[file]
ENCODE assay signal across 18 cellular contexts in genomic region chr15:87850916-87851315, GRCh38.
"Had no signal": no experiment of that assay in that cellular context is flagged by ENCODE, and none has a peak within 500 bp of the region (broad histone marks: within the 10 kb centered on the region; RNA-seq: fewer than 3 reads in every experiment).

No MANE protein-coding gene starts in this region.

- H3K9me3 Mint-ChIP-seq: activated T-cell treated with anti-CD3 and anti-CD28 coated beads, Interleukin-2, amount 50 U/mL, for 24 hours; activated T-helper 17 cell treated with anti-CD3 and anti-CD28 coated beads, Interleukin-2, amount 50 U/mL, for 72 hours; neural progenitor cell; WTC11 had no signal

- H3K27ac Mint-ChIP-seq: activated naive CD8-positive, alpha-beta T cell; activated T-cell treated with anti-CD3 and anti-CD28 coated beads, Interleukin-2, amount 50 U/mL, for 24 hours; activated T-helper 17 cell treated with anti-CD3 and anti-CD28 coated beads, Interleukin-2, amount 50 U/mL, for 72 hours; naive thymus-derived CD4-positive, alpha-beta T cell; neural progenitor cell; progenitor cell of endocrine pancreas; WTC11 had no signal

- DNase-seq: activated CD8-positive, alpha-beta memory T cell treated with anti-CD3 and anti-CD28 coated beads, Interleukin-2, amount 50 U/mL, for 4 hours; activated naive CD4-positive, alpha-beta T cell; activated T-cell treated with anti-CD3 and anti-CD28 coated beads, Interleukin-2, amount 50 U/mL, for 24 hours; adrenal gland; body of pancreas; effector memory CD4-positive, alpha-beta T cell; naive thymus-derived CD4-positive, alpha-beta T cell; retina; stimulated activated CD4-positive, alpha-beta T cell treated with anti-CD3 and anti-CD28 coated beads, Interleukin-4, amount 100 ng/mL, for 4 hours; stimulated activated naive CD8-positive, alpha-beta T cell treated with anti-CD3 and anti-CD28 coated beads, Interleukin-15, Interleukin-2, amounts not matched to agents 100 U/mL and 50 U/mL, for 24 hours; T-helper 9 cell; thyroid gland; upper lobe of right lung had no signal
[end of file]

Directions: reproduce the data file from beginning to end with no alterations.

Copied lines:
ENCODE assay signal across 18 cellular contexts in genomic region chr15:87850916-87851315, GRCh38.
"Had no signal": no experiment of that assay in that cellular context is flagged by ENCODE, and none has a peak within 500 bp of the region (broad histone marks: within the 10 kb centered on the region; RNA-seq: fewer than 3 reads in every experiment).

No MANE protein-coding gene starts in this region.

- H3K9me3 Mint-ChIP-seq: activated T-cell treated with anti-CD3 and anti-CD28 coated beads, Interleukin-2, amount 50 U/mL, for 24 hours; activated T-helper 17 cell treated with anti-CD3 and anti-CD28 coated beads, Interleukin-2, amount 50 U/mL, for 72 hours; neural progenitor cell; WTC11 had no signal

- H3K27ac Mint-ChIP-seq: activated naive CD8-positive, alpha-beta T cell; activated T-cell treated with anti-CD3 and anti-CD28 coated beads, Interleukin-2, amount 50 U/mL, for 24 hours; activated T-helper 17 cell treated with anti-CD3 and anti-CD28 coated beads, Interleukin-2, amount 50 U/mL, for 72 hours; naive thymus-derived CD4-positive, alpha-beta T cell; neural progenitor cell; progenitor cell of endocrine pancreas; WTC11 had no signal

- DNase-seq: activated CD8-positive, alpha-beta memory T cell treated with anti-CD3 and anti-CD28 coated beads, Interleukin-2, amount 50 U/mL, for 4 hours; activated naive CD4-positive, alpha-beta T cell; activated T-cell treated with anti-CD3 and anti-CD28 coated beads, Interleukin-2, amount 50 U/mL, for 24 hours; adrenal gland; body of pancreas; effector memory CD4-positive, alpha-beta T cell; naive thymus-derived CD4-positive, alpha-beta T cell; retina; stimulated activated CD4-positive, alpha-beta T cell treated with anti-CD3 and anti-CD28 coated beads, Interleukin-4, amount 100 ng/mL, for 4 hours; stimulated activated naive CD8-positive, alpha-beta T cell treated with anti-CD3 and anti-CD28 coated beads, Interleukin-15, Interleukin-2, amounts not matched to agents 100 U/mL and 50 U/mL, for 24 hours; T-helper 9 cell; thyroid gland; upper lobe of right lung had no signal